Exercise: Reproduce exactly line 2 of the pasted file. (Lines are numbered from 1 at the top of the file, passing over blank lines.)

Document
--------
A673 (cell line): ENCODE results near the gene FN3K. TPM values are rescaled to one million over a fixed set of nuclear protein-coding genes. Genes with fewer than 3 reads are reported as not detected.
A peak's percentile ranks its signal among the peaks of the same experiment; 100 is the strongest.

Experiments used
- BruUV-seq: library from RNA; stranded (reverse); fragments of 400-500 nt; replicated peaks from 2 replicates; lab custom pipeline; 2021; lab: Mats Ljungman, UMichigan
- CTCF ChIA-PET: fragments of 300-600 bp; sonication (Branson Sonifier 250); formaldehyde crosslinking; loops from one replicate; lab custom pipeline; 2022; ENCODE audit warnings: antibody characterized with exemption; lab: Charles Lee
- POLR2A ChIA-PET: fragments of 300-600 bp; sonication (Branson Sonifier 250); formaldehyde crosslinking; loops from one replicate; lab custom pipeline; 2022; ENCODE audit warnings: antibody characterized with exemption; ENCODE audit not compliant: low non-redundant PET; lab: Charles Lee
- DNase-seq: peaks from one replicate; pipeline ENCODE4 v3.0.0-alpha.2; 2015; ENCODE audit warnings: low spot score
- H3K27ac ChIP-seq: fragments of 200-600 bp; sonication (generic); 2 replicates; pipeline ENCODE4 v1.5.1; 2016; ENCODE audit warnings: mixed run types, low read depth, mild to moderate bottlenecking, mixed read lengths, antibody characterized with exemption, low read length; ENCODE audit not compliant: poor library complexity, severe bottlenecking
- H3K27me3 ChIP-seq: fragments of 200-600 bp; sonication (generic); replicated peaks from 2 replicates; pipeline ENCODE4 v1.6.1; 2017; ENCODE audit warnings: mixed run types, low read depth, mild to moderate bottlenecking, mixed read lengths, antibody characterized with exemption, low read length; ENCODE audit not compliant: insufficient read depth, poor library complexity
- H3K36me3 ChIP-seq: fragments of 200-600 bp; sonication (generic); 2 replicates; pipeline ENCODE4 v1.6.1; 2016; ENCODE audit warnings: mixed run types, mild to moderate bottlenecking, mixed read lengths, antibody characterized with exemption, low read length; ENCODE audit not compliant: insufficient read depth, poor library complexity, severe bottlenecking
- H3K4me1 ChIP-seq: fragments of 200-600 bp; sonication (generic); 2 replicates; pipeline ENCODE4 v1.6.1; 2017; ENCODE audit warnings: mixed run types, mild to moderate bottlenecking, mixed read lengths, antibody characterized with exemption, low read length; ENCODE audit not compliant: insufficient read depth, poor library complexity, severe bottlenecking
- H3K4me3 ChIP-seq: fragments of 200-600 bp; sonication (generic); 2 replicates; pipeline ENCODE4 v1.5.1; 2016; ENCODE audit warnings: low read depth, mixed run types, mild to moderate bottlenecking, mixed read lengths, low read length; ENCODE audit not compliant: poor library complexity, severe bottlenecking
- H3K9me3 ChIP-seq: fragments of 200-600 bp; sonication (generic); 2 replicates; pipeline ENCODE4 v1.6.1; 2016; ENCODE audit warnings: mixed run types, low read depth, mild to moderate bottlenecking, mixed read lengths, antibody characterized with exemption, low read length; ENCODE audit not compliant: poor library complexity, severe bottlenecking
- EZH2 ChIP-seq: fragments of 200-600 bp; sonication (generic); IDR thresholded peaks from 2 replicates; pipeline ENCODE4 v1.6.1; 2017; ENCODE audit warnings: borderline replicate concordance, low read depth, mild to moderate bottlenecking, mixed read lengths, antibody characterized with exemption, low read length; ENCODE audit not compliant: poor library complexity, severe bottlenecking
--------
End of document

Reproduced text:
A peak's percentile ranks its signal among the peaks of the same experiment; 100 is the strongest.